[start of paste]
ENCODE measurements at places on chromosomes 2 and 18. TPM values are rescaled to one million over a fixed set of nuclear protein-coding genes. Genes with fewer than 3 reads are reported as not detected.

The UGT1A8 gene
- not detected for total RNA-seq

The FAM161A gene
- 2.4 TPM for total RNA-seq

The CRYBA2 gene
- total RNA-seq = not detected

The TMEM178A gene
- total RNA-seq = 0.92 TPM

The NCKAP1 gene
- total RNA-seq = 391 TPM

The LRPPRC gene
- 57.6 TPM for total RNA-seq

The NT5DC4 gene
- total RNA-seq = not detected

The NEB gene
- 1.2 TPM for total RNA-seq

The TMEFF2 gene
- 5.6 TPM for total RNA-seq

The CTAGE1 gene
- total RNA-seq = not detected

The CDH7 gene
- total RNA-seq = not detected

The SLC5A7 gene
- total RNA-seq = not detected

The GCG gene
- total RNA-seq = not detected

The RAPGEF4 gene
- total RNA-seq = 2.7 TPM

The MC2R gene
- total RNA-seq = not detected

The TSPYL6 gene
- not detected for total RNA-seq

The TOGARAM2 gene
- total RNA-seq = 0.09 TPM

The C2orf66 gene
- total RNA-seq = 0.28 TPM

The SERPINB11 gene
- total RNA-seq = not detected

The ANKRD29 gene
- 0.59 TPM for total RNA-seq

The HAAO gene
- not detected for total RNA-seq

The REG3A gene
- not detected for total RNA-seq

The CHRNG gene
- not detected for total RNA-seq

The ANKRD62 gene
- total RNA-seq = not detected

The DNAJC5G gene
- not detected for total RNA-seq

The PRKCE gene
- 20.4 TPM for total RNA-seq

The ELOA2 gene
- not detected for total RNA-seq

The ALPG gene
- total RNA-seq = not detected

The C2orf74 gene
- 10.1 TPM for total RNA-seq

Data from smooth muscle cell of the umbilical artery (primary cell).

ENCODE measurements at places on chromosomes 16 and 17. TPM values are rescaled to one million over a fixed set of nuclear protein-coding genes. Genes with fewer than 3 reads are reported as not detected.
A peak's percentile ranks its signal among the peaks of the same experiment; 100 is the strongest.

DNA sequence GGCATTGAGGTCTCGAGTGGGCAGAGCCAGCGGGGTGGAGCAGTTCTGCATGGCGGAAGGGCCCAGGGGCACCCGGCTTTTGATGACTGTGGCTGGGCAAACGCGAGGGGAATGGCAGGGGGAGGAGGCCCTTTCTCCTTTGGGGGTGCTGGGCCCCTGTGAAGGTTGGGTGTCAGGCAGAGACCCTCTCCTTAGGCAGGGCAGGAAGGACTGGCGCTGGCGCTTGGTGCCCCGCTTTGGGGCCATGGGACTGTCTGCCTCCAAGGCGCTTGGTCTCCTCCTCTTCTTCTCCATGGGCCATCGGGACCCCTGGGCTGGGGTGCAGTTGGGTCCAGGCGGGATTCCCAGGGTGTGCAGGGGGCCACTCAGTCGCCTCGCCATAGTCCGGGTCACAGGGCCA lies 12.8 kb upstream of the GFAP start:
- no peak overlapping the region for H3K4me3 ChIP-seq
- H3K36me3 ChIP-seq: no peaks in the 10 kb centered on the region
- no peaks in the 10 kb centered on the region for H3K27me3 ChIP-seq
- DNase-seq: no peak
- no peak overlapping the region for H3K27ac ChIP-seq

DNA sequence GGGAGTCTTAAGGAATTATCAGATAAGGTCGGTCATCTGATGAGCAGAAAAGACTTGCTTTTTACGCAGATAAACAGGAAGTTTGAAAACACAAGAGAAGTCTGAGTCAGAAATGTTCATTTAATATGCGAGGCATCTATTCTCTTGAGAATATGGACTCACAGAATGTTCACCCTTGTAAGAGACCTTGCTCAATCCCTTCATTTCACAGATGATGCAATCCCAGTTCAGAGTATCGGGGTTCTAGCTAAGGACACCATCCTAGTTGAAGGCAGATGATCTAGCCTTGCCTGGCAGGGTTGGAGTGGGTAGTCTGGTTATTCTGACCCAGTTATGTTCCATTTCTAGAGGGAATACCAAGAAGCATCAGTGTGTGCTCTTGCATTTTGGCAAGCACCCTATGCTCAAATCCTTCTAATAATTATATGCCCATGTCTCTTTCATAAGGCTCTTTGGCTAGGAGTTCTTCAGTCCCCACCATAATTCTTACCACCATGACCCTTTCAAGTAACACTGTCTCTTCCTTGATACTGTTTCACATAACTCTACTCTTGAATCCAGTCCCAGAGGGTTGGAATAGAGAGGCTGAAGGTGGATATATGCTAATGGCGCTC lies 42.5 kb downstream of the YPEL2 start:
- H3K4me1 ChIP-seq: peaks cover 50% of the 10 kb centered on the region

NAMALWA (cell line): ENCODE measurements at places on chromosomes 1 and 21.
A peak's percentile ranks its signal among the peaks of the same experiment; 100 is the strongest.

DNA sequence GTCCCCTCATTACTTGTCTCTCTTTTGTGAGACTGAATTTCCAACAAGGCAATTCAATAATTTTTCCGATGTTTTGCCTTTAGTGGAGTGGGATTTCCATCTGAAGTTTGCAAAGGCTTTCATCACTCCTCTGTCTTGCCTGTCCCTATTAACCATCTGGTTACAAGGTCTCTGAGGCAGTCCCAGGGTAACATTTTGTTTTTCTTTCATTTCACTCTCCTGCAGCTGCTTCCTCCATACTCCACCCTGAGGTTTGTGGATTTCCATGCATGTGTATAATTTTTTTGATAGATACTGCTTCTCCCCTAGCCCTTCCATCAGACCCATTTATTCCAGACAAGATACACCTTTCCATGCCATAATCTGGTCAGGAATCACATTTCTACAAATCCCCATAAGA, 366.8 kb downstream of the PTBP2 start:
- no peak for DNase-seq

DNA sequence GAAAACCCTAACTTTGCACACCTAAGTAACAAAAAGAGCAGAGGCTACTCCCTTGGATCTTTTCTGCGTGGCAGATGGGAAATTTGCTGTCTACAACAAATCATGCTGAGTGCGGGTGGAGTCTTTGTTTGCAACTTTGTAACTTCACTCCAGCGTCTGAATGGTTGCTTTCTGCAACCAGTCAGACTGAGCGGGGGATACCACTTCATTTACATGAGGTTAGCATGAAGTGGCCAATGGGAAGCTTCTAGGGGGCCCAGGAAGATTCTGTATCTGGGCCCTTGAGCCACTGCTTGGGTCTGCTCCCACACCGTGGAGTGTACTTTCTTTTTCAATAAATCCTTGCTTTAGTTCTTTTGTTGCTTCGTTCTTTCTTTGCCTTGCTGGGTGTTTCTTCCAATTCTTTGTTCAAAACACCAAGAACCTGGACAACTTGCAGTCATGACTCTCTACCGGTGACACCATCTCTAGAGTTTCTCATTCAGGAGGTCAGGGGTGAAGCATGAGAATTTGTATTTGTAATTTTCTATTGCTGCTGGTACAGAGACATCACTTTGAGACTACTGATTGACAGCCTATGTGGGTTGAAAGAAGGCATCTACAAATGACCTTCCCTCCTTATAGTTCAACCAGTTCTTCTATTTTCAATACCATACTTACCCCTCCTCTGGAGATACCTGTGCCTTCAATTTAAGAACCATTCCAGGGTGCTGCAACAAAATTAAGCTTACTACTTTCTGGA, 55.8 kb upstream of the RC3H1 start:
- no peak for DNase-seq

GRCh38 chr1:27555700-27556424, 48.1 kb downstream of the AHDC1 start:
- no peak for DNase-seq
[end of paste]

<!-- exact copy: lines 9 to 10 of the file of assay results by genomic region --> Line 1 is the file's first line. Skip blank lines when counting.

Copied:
- total RNA-seq = 0.92 TPM

The NCKAP1 gene